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Hyde Park is expecting about 100,000 mourners Monday as the country prepares to say goodbye to Her Majesty on the day of her funeral.
The royal park has already set up four large screens and food trucks as they expect campers to arrive early on Sundays to get the best spots.
Since the Queen’s death, the roads around Buckingham Palace and Westminster have been ordered by security teams to ensure that mourners are properly dropped off.
A Hyde Park SES site manager told the MailOnline that two stages have also been set up, but ‘nobody knows what for’.
The regulator also said campers will be allowed in as the land is public and therefore no one would stop them.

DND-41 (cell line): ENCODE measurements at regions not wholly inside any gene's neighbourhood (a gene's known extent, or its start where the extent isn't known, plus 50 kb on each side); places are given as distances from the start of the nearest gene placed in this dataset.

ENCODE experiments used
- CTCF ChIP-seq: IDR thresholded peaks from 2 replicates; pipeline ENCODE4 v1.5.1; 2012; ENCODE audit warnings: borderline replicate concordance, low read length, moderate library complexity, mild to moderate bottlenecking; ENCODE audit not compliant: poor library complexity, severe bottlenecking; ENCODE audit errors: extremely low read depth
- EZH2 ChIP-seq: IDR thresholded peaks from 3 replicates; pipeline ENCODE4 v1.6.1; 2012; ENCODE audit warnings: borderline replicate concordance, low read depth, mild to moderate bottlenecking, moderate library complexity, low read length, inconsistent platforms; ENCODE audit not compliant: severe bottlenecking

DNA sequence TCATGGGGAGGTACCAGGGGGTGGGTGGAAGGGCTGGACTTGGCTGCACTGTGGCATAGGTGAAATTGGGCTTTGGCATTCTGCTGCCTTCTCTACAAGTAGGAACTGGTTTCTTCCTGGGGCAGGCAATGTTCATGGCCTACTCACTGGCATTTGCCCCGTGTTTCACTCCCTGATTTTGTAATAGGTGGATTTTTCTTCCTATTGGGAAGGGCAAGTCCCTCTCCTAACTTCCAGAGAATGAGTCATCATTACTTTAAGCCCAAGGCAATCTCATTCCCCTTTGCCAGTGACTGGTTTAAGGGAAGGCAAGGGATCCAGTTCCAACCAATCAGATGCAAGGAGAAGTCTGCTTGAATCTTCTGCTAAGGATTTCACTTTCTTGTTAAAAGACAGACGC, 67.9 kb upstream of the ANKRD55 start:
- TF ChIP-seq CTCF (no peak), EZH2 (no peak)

Speaking to MailOnline, the director said 100,000 people could come to the park ‘easily’ and, pointing to the greenery, said, ‘Say it so, you know all that green grass? You won’t get a knife from it on Monday.’
He added that the number of people will easily exceed the 62,000 shown on the day of Harry and Meghan’s wedding.
Hyde Park is expecting about 100,000 mourners Monday as the country prepares to say goodbye to Her Majesty on the day of her funeral. Pictured: Hyde Park yesterday as mourners watched screens broadcasting the procession
The royal park has already set up four large screens and food trucks as they expect campers to arrive early on Sundays to get the best spots
Speaking to a MailOnline reporter, the director said 100,000 people could show up “easily” on Monday and said, pointing to the greenery, “Say it so, you know all that green grass? You won’t get a leaf for it on Monday’
Thousands of mourners will gather everywhere on Monday 19 September to watch the Queen’s funeral on giant screens across the UK.